Income splitting Income splitting is a tax-planning technique designed to shift income from a taxpayer paying a high rate of tax to another taxpayer within the family unit paying tax at a lower rate. While one must be careful of the rules, there are a number of permitted ways of splitting income with your spouse or family members, including: * self-employed individuals and business owners can pay a reasonable salary and/or dividend to their spouse and/or children, subject to certain rules. * you can re-structure your investment and rental income so that is can be shared with your spouse or other family members. * you can split your CPP and your pension income with your spouse.

Income Splitting (continued) * you can make a low interest (2% per year) loan to your spouse, so that he/she can fund investments the income from which will then appear on their tax return. * the higher income spouse can setup Tax Free Savings Accounts of up to $20K per family member. * you can contribute to a spousal RRSP, which is particularly effective if the spouses’ future income will be lower than your own. * capital losses can be transferred to a spouse so that they can apply them against capital gains, thereby reducing their taxes

Disability Tax credit The disability amount is a non-refundable tax credit of up to $7,697 that a person with a severe and prolonged impairment in physical or mental functions can claim to reduce the amount of income tax he or she has to pay in a year. A supplement is available for persons under 18 years of age at the end of the year. In order to qualify, your physician must complete a form T2201, which then is submitted to the CRA for approval.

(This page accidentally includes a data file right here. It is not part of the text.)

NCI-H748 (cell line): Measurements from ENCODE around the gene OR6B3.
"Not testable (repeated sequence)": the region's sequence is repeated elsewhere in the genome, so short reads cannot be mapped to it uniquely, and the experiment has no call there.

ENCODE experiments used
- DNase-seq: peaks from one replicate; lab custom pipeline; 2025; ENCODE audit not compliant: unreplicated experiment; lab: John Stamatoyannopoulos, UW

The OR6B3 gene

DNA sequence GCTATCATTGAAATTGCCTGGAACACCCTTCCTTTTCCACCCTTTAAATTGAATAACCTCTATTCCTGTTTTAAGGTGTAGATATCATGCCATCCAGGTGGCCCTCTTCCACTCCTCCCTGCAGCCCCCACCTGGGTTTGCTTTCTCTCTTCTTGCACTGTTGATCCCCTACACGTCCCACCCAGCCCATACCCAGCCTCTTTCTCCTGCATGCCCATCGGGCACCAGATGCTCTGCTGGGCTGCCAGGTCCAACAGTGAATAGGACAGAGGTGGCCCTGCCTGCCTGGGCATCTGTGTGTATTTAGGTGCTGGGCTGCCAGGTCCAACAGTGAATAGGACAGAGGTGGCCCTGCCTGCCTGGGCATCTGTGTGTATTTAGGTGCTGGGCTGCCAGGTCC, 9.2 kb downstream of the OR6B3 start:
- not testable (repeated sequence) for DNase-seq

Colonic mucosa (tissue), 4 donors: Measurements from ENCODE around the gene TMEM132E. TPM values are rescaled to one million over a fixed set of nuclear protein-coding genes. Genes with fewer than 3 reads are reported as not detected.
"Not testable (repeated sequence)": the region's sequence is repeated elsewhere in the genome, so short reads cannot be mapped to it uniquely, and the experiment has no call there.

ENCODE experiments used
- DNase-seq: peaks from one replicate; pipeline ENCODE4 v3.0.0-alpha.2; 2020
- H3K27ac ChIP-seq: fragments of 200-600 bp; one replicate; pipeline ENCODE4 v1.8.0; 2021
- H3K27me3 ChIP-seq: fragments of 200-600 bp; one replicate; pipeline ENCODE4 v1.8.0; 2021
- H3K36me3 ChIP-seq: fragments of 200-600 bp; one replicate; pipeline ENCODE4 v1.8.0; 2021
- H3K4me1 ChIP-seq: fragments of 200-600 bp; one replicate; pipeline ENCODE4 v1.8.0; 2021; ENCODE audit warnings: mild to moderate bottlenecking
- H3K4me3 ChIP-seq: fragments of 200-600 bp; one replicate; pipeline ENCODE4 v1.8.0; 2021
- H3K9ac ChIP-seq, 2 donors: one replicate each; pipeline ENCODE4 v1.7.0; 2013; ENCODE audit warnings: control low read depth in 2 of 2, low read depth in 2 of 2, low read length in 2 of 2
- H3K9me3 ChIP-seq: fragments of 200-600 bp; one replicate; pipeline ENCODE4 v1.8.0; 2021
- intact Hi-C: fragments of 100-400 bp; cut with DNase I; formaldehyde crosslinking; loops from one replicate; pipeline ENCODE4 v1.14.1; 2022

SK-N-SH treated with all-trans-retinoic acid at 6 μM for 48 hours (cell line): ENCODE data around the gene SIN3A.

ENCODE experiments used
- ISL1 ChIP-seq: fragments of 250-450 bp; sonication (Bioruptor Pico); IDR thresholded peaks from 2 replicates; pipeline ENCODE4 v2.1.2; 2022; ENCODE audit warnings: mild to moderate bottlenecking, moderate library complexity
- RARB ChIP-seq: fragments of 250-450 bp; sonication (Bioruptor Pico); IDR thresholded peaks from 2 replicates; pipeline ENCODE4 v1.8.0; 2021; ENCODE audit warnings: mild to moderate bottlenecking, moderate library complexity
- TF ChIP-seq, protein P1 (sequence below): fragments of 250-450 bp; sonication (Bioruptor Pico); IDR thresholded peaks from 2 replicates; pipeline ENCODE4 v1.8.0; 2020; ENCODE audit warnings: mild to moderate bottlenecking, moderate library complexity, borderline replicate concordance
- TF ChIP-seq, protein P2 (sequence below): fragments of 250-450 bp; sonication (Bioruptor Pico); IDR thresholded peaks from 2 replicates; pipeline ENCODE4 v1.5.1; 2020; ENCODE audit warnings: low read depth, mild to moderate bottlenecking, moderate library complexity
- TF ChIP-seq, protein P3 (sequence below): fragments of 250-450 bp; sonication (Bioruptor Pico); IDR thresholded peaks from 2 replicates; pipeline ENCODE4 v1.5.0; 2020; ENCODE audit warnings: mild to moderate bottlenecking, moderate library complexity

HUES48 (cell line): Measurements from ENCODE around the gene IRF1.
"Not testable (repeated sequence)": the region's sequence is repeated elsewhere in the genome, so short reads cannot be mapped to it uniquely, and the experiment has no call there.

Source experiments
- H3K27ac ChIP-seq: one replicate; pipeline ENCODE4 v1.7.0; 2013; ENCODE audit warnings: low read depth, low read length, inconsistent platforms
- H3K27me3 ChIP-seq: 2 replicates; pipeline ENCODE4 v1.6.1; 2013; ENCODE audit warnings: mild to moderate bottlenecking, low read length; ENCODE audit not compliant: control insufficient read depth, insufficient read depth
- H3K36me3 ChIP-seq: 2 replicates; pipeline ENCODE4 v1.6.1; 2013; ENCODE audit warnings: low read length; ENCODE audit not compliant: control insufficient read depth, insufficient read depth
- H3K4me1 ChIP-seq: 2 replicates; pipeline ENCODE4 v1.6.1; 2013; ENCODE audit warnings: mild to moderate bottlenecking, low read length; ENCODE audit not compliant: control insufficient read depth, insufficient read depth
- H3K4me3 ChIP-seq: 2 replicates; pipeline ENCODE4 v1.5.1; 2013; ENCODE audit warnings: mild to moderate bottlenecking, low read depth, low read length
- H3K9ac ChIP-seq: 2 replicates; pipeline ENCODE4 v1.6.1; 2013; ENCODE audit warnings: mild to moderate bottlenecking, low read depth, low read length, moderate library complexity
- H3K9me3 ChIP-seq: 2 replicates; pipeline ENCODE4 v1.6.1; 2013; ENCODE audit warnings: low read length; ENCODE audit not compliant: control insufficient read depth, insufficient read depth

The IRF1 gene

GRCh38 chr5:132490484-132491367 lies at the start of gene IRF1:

Premiums on group health benefits If you are paying part or all of the premiums on a group benefit plan, you may include these amounts as medical expenses in your tax return.

Interest paid There are quite a few types of interest payments that are deductible, including: * interest on student loans, * interest on loans used to fund qualified investments, * part of your mortgage interest if you qualified to deduct home office expenses (as an employee or self-employed person), * interest on a line of credit or mortgage used to purchase rental properties, and interest on funds invested in a business. To qualify, the taxpayer must reasonably expect the borrowed funds will result in income, which can include interest, dividends, rents, royalties or business profits. Capital gains don’t count; they aren’t considered income.

Call us today at (604) 558-2234 Or email us at Larson@focused.biz Address: #212 – 640 West Broadway Vancouver, BC, V5Z 1G4 Randy Larson, B.Comm., CBP President & Founder Hours: Monday – Saturday: 9 am – 6 pm